Illustration by Soofiya
It’s difficult to articulate why I’ve hesitated to buy a binder before now. I’ve lied about having one in the past as an attempt to seem like a more authentic non-binary person to a friend I was trying to impress. I’ve even hit “add to cart” many times, then closed the browser. I have even interviewed binder-makers for articles, including GC2B, the brand from which I have now actually made a purchase. I’ve gotten so close, but something always stopped me.
That feeling is the fear of not knowing what my body will look like when my breasts are bound flat against my chest. I like my boobs, generally. No, let me be clear, I have learned to like my boobs. In the past, I have struggled to like them and to be satisfied with their size, which has grown, and their shape, which changed after the first time I took the Plan B pill. It isn’t news that a good chunk of AFAB (assigned female at birth) people struggle with body image, and breasts are of a particular nuisance considering how they’re viewed by society.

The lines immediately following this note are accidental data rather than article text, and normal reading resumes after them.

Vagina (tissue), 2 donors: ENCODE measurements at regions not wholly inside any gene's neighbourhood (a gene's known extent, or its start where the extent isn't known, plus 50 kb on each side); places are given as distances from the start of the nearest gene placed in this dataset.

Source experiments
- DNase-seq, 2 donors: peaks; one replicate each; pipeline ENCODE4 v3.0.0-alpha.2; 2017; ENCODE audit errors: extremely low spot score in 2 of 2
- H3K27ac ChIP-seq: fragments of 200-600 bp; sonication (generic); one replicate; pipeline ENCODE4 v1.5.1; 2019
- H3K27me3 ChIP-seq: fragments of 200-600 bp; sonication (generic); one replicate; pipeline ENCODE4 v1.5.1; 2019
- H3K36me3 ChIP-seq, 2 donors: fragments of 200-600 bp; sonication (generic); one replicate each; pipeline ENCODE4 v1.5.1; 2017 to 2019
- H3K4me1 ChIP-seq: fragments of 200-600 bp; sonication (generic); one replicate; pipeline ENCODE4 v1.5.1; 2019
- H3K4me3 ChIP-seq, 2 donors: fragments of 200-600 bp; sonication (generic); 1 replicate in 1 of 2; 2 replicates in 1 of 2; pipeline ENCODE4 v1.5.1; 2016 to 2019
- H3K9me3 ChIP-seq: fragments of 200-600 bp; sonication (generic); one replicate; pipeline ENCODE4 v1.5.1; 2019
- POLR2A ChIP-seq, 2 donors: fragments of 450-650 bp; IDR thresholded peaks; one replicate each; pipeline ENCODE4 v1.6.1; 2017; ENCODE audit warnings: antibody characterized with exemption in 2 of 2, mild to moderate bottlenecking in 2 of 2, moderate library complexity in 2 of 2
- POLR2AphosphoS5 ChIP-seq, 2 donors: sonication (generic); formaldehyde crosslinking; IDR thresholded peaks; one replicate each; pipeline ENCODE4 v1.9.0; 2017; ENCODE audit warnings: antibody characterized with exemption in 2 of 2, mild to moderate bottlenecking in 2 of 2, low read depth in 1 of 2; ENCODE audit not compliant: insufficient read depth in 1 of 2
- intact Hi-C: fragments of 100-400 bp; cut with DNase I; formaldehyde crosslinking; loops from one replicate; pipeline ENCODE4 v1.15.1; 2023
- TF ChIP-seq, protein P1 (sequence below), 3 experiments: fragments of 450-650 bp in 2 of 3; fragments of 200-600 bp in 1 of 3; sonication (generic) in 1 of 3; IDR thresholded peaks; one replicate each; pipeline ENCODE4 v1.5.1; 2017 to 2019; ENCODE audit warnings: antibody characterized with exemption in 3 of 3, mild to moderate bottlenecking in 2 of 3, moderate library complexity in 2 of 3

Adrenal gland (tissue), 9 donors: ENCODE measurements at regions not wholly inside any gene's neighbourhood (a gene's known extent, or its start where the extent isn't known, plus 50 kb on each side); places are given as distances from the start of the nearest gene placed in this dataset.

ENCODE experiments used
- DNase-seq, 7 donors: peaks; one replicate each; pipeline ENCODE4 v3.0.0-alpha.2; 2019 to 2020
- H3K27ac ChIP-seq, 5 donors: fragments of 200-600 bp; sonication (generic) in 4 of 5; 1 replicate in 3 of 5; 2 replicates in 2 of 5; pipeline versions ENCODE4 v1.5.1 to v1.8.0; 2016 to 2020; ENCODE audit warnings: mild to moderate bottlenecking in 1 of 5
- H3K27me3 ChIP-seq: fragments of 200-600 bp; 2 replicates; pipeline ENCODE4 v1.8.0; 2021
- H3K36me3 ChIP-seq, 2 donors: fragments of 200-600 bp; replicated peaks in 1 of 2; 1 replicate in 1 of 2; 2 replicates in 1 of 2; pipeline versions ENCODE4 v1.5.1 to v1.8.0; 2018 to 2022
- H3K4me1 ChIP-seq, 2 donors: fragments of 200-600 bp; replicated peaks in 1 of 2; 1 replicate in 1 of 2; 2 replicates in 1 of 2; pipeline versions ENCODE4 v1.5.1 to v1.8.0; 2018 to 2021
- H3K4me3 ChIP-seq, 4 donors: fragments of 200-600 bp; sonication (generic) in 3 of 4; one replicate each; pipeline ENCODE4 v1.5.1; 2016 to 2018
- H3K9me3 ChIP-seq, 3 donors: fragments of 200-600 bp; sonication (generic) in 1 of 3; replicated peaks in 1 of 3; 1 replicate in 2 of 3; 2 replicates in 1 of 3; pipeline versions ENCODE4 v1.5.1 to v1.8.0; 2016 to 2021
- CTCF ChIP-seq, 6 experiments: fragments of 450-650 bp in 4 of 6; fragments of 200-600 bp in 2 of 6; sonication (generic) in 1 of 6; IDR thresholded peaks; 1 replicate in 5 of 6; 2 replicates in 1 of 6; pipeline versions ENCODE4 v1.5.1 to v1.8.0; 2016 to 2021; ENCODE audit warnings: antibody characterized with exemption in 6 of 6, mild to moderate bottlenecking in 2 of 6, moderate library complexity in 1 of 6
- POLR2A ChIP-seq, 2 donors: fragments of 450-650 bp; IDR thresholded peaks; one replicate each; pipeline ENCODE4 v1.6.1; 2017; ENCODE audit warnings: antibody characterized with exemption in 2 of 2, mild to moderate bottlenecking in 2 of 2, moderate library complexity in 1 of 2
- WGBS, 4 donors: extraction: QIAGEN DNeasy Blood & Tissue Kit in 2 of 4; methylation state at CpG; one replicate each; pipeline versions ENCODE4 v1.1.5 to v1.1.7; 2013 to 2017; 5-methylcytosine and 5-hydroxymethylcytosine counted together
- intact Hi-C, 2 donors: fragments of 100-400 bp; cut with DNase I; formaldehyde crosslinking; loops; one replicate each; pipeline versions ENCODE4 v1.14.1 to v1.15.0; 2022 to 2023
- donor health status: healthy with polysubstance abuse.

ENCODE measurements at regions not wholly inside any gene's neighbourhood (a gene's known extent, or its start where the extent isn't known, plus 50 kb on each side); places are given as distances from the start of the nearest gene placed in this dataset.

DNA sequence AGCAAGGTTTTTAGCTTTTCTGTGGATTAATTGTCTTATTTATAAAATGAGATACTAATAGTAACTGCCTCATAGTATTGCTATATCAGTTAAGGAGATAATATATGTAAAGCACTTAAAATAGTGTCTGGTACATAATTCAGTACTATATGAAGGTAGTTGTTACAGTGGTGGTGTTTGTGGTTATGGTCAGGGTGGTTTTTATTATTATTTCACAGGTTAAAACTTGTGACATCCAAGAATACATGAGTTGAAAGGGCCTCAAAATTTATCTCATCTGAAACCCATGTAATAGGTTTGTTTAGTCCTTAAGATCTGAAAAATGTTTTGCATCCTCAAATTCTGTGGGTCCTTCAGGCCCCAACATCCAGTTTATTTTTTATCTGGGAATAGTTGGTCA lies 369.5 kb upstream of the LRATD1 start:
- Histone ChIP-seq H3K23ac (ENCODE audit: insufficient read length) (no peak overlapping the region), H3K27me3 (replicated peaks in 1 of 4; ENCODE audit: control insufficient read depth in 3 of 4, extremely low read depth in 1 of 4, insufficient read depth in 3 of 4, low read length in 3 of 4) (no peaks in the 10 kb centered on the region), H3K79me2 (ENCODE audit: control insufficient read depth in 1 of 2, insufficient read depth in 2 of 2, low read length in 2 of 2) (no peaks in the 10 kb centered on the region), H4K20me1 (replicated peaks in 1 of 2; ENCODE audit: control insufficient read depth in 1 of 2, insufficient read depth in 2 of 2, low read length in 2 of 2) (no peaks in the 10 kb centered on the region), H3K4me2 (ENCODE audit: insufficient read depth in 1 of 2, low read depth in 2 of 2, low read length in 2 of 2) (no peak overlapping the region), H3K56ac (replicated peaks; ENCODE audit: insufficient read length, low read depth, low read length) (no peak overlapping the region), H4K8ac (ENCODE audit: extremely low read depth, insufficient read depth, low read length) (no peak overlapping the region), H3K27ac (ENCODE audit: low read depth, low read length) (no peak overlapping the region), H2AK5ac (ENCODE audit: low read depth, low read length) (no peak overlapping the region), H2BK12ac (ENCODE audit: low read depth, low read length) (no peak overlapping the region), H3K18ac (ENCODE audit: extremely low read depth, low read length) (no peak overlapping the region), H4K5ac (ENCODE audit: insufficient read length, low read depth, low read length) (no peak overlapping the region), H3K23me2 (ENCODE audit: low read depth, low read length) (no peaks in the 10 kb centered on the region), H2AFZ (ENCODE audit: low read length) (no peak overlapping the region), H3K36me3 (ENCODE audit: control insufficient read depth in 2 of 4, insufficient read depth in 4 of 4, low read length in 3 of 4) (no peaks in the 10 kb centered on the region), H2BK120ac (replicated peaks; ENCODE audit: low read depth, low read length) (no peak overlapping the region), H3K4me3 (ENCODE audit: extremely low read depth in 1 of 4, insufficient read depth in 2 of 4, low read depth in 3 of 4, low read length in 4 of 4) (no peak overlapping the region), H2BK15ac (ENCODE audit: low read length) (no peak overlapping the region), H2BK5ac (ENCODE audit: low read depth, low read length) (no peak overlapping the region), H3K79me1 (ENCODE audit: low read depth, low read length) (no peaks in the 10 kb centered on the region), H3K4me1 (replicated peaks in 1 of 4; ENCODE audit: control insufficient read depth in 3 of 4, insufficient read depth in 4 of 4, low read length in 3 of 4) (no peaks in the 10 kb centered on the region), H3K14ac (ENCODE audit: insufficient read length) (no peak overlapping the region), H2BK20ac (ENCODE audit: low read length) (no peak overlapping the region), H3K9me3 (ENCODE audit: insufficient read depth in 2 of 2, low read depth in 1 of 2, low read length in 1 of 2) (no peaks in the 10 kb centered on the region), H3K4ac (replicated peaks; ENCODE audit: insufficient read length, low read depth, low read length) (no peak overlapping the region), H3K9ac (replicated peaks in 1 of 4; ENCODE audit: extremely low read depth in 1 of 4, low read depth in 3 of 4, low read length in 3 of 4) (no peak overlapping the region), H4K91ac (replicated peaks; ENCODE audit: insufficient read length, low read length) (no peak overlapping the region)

“learning to love my body was great, but I still felt limited by it and it took me well into adulthood to figure out why”
When I was young, I was thin and athletic and frequently teased for being flat-chested. This carried on through the majority of middle school and high school. I wore a padded bra during those years to avoid the teasing, which led to a fear of being touched lest someone discover my secret – so “second base” was forbidden. When my chest started to round out in my late teens, I was thrilled, and never missed an opportunity to show them off. I wore a low-cut prom dress, my padded bras changed to gel-enhanced ones for extra cleavage. I moved to New Orleans when I was 24 and started working at a strip club, and I was happy to have something to show off.